Essentially, these electrolytes are responsible for maintaining fluid balance in your body, they play a vital role in muscle contraction (including your heart!), and some also play a role in building protein. This is why you need them. Without calcium and sodium, your muscles will not contract, and you definitely won’t be having a very good workout that day if that’s the case.

So what causes an electrolyte imbalance? Generally a loss of fluid will be the culprit. Loss of fluid can be from sweating or from being sick. This can lead to muscle spasms, weakness, lethargy, and some other serious side effects. Not good!

The good news is, if an electrolyte imbalance occurs due to working out, it’s relatively easy to restore your body back to normal. Yes, those sports drinks will help, but they aren’t the BEST source to replace electrolytes. Food such as bananas, sweet potatoes, tomatoes, watermelon, and pineapple are all great sources to maintain electrolytes.

We take in a lot of these electrolytes every day through the food we eat. Imbalances happen but if you maintain a healthy diet and constant fluid intake throughout the day, with small sips of water or sports drink during your workout, your electrolytes will be balanced and happy!

By Jared Bradford

Run the day or it’ll run you!

THE SECRET TO DAILY PRODUCTIVITY 
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“Either run the day or the day runs you.” Productivity is making progress in areas of your life that are important. One productivity strategy that is simple and works is:
Do the most important thing first.
Sometimes our to-do list is never ending. Dealing with this challenge starts by defining the top three most important tasks (M.I.T.). This concept isn’t new, but it allows you to evaluate and prioritize your overwhelming list into three manageable items you can conquer at the beginning of each day.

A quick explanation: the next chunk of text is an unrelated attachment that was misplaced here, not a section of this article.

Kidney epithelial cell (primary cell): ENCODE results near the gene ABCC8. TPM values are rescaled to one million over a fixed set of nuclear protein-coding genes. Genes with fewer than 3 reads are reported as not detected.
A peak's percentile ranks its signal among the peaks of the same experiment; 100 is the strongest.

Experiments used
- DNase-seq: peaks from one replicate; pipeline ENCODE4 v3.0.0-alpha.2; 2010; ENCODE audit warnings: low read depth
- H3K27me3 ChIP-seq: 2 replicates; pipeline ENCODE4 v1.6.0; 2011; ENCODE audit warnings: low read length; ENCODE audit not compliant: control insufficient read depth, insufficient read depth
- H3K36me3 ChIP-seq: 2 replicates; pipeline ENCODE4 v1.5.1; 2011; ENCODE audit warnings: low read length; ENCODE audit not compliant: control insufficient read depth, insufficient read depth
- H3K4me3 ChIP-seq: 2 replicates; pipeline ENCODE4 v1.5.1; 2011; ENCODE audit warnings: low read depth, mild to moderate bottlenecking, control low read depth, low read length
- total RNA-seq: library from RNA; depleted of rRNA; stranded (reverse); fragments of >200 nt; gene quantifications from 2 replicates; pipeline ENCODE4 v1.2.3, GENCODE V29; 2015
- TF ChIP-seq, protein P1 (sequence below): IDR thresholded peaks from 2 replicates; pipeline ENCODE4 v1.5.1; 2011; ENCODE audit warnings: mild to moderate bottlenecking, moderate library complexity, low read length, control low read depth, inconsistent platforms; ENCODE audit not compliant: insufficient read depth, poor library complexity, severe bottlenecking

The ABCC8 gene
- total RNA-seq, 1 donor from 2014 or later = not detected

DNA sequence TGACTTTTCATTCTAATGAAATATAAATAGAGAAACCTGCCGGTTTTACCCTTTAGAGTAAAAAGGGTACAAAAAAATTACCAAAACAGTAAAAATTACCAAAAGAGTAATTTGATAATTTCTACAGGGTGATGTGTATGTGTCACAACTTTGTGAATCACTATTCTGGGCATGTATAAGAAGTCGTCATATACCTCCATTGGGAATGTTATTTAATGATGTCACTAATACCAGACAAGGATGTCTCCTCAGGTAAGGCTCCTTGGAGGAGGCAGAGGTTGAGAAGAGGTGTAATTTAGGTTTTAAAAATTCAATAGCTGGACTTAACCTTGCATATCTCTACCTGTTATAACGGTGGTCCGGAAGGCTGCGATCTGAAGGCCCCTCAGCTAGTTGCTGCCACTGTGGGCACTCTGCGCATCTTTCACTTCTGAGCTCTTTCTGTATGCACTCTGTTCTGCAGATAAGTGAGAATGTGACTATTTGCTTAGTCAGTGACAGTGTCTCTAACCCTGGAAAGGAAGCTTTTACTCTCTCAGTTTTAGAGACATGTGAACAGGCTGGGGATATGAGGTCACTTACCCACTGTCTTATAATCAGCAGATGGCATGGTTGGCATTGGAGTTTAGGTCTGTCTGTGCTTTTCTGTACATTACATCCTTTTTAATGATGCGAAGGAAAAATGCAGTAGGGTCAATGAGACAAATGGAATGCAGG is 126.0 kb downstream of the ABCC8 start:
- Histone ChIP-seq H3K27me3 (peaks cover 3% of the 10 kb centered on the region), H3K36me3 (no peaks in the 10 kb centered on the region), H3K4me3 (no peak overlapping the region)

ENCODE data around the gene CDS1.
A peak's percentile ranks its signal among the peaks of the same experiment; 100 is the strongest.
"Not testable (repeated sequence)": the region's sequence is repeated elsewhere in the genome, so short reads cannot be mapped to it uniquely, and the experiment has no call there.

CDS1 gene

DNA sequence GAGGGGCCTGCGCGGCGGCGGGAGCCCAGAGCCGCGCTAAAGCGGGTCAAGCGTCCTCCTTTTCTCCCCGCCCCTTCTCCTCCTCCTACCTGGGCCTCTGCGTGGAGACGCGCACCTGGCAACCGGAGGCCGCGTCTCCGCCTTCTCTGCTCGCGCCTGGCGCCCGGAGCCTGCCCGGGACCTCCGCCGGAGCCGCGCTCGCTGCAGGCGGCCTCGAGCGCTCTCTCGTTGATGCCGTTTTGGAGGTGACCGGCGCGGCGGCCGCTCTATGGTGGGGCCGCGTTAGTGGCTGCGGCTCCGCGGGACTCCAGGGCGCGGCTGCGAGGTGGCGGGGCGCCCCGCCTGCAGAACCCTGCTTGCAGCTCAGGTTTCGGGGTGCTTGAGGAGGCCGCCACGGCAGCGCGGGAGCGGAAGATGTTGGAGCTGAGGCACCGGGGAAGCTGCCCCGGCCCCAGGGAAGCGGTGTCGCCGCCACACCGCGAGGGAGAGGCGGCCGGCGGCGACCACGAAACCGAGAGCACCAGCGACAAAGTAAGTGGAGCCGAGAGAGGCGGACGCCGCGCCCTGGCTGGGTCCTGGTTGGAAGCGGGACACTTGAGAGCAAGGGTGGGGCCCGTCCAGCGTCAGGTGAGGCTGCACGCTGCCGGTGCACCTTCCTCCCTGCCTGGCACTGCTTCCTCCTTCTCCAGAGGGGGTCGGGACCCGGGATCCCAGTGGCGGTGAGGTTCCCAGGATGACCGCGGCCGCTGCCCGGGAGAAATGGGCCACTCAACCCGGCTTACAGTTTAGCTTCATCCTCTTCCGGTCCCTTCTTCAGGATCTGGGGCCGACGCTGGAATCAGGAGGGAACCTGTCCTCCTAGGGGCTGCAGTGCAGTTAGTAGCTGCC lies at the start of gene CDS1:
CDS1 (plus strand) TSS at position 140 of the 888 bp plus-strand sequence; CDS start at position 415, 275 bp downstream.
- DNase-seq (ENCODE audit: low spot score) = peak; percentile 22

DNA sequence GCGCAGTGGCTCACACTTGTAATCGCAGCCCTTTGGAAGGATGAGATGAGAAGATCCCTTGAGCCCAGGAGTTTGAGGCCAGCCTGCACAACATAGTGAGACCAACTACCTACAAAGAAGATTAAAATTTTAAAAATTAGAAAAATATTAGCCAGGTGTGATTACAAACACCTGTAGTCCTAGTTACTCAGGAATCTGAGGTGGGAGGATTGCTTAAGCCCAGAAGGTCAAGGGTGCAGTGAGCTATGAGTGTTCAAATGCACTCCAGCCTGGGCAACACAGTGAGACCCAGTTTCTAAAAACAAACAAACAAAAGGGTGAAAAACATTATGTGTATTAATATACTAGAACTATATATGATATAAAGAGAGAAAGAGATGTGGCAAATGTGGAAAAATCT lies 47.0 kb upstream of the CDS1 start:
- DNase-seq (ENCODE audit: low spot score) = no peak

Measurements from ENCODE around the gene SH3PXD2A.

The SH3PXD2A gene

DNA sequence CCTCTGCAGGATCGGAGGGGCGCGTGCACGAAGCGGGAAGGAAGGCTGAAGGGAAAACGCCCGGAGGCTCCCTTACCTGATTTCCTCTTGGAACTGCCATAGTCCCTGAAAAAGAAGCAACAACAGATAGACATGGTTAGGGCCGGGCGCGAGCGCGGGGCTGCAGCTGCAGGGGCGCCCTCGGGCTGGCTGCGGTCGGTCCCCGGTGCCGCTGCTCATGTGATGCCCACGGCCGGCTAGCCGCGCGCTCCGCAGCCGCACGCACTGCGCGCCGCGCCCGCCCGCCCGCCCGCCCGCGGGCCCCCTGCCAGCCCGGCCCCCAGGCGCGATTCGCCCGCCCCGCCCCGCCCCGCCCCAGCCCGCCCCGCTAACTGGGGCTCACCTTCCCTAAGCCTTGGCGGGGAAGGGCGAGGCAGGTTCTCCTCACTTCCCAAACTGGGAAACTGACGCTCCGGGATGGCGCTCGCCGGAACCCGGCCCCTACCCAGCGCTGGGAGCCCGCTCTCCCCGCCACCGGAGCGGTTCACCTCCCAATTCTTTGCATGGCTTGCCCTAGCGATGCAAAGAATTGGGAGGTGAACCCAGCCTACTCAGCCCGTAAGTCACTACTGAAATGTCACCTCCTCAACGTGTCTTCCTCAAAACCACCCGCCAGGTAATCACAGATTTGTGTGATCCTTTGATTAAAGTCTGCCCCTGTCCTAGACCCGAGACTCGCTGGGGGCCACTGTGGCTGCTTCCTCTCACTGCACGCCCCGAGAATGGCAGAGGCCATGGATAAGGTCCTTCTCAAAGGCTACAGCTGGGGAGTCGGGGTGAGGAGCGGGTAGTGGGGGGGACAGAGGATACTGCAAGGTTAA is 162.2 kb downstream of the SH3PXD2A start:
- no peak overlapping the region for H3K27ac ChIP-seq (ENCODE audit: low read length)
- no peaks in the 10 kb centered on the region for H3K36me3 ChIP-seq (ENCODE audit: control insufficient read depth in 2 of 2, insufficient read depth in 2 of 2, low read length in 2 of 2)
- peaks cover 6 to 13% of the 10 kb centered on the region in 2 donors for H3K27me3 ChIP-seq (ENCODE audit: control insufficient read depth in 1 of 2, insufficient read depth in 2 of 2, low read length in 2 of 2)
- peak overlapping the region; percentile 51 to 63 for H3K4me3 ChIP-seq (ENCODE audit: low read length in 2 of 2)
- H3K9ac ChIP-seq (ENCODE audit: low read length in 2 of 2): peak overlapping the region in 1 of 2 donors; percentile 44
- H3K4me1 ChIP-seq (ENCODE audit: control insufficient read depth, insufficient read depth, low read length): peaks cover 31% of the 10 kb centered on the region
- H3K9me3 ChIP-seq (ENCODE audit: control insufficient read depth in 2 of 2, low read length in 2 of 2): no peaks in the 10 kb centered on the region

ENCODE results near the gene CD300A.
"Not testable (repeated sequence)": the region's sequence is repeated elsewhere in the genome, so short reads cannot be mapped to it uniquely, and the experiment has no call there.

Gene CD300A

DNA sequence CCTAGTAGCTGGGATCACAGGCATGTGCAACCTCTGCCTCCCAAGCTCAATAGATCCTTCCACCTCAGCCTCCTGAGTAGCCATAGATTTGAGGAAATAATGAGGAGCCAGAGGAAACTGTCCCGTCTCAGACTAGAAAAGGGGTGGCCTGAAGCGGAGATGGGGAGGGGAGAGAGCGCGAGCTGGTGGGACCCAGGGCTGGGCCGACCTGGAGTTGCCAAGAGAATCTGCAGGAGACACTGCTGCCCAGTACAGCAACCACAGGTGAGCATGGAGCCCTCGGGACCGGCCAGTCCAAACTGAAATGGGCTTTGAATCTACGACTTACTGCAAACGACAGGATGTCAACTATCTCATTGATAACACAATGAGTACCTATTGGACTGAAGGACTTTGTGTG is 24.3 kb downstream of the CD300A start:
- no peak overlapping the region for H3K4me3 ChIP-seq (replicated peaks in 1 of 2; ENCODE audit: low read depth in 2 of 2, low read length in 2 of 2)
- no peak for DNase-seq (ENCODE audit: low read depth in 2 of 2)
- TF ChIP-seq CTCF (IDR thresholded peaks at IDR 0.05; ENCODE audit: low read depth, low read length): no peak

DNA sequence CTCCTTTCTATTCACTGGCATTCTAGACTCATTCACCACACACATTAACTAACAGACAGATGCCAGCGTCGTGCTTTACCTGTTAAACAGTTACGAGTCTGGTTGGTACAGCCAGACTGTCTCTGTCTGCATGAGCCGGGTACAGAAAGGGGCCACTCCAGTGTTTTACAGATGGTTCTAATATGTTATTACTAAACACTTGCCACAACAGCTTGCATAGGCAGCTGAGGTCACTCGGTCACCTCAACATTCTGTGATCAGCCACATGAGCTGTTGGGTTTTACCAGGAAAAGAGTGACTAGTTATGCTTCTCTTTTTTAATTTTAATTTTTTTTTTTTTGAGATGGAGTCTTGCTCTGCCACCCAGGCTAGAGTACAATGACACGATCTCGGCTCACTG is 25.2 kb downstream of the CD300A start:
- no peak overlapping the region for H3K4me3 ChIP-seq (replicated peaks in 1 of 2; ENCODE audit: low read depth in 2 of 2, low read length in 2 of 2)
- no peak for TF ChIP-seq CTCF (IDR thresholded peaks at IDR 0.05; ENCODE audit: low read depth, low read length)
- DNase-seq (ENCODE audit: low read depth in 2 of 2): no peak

Usually the most important items aren’t the easiest to accomplish. We often spend hours crossing off the simpler items on our list, and never get to the more important ones. By tackling our M.I.T. at the beginning of the day, our energy and effort are at a peak.
If you don’t take time to write down and focus on your M.I.T. your day will escape you. Phone’s will start ringing, emails will start piling up, and your energy will be drained. Start each day with a plan of attack by defining your top three priorities.
P.S. Your workout should be one of these priorities. If you’re not a “morning person” carve out some time every day, where can devote your undivided attention to accomplishing your M.I.T.
By Conner Edelbrock

03.18.2013

Today marks the start of our Paleo Challenge 🙂 The challenge will run until April 20th! Wish all our athletes luck with 32 days of NO GRAINS, NO DAIRY, & NO SUGAR (includes soy and processed crap!!)!  But think aout all the delicious meals you CAN eat: combining Meat & Vegies has an infinite amount of possibilities!  Throughout the challenge and after the 32 days we will have some amazing stories, so stay tuned!

Now, lets take a look at some awesomeness:

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PALEO 2.0 WOD:
 
STRENGTH- Back Squat 3RM
WOD-        For Time:
21-15-9
Overhead Squat 115/75#
Push Ups
Wall Ball 20/14#